8. 8. The bandgap voltage reference circuit according to claim 3, wherein:
    the output current supply circuit comprises an output transistor provided between the high-voltage power supply and the output terminal and a pull-down transistor provided between the low-voltage power supply and a gate of the output transistor, the gate of the output transistor being driven by the differential output signal; and
    the output current controller controls the pull-down transistor to control the differential output signal to increase a current output from the output transistor when the output voltage equals to or is smaller than the threshold voltage.
  9. 9. The bandgap voltage reference circuit according to claim 1, wherein:
    the amplifier comprises an amplification section generating the differential output signal dependent on the difference voltage and a buffer circuit changing the amount of the output current according to the differential output signal;
    the buffer circuit comprises a high-voltage-side current source provided between the high-voltage power supply and the output terminal and a pull-down transistor provided between the output terminal and the low-voltage power supply, the pull-down transistor being controlled by the differential output signal; and
    the output current controller comprises an output current control transistor provided between the pull-down transistor and the low-voltage power supply or between the pull-down transistor and a high-voltage current source and having a gate coupled to the output terminal.
  10. 10. The bandgap voltage reference circuit according to claim 1, wherein:
    the amplifier comprises an amplification section generating a differential output signal dependent on the difference voltage and a buffer circuit changing the amount of the output current according to the differential output signal;
    the buffer circuit comprises a high-voltage-side current source coupled to the high-voltage power supply, a pull-down transistor provided between the high-voltage-side current source and the low-voltage power supply and controlled by the differential output signal, and an output transistor provided between the high-voltage-side current source and an output terminal, the output transistor having a gate coupled to a coupling node between the high-voltage-side current source and the pull-down transistor and providing the output current to an output terminal; and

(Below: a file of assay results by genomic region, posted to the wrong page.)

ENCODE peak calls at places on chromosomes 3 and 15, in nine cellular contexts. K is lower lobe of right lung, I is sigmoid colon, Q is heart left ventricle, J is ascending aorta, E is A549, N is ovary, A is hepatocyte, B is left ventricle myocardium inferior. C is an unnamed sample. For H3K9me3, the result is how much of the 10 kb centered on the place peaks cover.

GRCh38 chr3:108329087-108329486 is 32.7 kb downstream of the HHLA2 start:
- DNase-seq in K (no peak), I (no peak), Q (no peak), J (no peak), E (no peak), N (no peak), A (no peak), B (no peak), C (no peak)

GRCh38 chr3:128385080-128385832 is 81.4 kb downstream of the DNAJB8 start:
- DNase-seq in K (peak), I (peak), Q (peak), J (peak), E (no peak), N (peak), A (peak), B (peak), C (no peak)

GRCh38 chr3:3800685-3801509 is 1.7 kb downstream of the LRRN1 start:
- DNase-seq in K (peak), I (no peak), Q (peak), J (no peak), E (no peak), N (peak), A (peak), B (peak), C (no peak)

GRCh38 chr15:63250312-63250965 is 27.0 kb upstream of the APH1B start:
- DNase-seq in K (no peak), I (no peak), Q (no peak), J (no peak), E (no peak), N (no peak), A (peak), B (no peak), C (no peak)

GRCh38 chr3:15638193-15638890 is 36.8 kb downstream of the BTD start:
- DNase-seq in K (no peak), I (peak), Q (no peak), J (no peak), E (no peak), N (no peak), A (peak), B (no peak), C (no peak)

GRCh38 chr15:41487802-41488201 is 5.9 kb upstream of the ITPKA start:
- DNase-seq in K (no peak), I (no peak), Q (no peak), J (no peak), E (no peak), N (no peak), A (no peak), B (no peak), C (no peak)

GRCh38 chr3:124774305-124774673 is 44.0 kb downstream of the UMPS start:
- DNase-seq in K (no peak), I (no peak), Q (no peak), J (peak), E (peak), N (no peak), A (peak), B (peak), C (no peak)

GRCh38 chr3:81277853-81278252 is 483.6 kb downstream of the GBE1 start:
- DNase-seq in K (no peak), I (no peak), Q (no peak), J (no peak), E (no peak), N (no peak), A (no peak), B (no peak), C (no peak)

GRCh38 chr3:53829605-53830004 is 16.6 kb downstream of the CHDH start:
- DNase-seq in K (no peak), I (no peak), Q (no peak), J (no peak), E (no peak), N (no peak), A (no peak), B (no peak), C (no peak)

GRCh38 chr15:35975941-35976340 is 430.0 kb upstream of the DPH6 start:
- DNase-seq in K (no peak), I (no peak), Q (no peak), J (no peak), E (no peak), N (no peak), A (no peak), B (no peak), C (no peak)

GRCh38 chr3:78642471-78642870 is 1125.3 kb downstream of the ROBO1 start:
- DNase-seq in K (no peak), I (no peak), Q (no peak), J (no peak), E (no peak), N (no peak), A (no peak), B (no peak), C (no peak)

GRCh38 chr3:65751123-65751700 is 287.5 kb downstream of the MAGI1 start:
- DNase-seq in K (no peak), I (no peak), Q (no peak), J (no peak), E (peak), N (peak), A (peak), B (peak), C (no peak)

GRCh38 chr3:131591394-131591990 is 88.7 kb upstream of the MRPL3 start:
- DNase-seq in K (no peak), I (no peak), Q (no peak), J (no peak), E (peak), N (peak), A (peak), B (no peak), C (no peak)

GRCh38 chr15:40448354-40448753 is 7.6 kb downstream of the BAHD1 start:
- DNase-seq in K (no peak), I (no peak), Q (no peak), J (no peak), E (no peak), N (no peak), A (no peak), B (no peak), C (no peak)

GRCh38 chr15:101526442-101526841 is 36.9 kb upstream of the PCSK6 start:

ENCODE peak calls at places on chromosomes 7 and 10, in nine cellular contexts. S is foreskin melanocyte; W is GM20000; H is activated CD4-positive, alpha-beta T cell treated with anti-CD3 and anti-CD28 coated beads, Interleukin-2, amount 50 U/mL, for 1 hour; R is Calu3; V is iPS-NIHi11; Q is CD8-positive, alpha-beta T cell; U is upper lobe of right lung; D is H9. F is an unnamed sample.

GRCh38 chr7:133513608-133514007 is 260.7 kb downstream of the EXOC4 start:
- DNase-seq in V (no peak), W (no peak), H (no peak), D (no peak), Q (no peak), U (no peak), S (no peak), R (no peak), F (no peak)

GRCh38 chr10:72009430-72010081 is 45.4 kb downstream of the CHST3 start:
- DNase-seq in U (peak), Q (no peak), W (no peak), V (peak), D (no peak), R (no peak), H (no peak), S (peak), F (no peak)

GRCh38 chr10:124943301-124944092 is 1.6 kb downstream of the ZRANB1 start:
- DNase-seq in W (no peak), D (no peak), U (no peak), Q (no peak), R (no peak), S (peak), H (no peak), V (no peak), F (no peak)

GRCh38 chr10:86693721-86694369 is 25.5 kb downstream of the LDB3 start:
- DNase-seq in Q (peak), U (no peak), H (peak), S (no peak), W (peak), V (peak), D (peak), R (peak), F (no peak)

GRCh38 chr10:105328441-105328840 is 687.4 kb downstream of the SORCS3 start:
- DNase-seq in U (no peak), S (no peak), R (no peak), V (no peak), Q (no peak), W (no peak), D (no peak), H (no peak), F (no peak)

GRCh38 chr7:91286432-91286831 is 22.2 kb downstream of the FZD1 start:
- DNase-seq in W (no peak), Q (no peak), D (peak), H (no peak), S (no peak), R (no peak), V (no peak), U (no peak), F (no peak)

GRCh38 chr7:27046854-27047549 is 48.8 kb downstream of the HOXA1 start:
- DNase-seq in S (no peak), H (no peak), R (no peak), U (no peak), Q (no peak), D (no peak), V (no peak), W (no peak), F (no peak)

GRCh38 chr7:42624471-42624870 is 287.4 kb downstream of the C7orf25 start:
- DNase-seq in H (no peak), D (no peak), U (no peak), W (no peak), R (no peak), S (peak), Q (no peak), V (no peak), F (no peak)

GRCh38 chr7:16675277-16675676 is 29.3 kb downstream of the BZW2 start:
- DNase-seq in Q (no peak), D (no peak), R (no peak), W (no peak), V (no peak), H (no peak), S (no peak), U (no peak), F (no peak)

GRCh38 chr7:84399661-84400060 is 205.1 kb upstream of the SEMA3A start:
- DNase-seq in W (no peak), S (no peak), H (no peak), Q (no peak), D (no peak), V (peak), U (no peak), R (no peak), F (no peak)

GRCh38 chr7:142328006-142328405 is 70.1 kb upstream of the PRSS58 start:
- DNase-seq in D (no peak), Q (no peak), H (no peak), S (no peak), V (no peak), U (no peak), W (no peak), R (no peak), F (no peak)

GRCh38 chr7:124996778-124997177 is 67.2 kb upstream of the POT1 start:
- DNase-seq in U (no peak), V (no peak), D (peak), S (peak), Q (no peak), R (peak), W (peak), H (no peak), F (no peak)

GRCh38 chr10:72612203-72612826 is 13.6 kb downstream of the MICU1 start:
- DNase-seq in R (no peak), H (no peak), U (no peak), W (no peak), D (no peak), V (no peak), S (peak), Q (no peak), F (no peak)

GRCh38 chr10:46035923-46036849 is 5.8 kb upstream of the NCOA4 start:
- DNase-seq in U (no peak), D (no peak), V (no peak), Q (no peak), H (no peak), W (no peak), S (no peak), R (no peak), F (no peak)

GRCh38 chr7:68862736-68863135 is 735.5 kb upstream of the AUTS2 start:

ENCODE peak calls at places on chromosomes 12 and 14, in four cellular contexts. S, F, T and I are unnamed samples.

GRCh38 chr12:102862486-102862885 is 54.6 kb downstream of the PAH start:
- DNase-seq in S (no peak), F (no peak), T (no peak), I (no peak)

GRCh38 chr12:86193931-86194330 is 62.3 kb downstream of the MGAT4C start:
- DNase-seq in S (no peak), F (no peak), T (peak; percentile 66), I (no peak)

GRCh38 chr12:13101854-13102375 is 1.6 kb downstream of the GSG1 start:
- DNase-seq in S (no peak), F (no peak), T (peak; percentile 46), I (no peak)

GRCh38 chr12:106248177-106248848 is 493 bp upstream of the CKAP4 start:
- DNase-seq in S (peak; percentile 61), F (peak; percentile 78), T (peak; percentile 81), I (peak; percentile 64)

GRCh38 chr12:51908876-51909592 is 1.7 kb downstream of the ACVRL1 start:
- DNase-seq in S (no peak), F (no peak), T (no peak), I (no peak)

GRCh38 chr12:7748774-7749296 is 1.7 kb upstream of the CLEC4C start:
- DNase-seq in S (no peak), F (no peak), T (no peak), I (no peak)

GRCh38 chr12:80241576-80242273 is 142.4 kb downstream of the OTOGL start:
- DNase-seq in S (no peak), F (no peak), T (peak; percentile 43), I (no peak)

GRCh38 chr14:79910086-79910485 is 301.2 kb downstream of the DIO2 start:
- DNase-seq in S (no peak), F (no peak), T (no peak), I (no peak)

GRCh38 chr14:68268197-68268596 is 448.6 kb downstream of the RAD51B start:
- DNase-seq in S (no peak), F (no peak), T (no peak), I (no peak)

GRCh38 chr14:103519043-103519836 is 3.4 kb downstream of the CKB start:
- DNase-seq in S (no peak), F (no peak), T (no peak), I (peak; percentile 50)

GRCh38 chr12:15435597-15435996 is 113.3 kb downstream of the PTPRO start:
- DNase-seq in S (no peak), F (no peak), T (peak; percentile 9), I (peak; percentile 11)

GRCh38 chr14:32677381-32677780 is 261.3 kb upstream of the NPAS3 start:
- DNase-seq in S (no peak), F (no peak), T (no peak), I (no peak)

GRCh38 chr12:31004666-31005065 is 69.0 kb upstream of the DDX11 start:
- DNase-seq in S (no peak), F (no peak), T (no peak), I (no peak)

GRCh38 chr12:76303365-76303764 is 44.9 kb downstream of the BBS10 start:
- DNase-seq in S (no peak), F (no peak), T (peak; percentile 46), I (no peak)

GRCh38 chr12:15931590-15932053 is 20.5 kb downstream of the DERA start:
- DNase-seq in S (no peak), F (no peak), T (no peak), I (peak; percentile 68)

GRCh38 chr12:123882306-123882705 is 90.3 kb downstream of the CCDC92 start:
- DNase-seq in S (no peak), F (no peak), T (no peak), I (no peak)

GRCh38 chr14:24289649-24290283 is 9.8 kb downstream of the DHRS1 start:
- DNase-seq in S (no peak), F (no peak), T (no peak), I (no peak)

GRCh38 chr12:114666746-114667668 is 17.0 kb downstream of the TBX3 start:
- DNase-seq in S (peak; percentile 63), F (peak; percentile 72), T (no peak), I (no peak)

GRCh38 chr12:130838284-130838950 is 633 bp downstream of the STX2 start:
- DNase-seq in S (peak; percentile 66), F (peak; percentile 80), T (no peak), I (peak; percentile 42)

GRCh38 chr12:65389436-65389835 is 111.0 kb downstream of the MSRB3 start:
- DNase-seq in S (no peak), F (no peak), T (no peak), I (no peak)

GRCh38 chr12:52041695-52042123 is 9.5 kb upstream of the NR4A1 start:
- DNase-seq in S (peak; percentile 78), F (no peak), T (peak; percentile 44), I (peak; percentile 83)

the output current controller comprises an output current control transistor provided between the pull-down transistor and the low-voltage power supply or between the pull-down transistor and the high-voltage-side current source, the output current control transistor having a gate coupled to the output terminal.
  11. 11. The bandgap voltage reference circuit according to claim 2, wherein the P-N junction element is a PNP bipolar transistor having a base and a collector which are coupled to the low-voltage power supply.
  12. 12. The bandgap voltage reference circuit according to claim 2, wherein the P-N junction element is an NPN bipolar transistor having an emitter coupled to the low-voltage power supply and a base and a collector coupled with each other.
  13. 13. The bandgap voltage reference circuit according to claim 1, wherein:
    the operational amplifier becomes stable when the output voltage is at a first stable point and at a second stable point higher than the first stable point; and
    the threshold voltage is higher than an output voltage at the first stable point.
  14. 14. A bandgap voltage reference circuit comprising:
    a first P-N junction circuit generating a first voltage which changes according to a first characteristic;
    a second P-N junction circuit generating a second voltage which changes according to a second characteristic different from the first characteristic;
    an amplifier receiving the first and second voltages at a pair of input terminals and changes the amount of an output current provided from a high-voltage power supply to an output terminal, according to a difference voltage between the first and second voltages, wherein an output voltage at the output terminal is provided to the first and second P-N junction circuits; and
    an output current controller causing the amplifier to increase the output current and to supply the increased output current to the output terminal regardless of the difference voltage when the output voltage equals to or is smaller than a threshold voltage.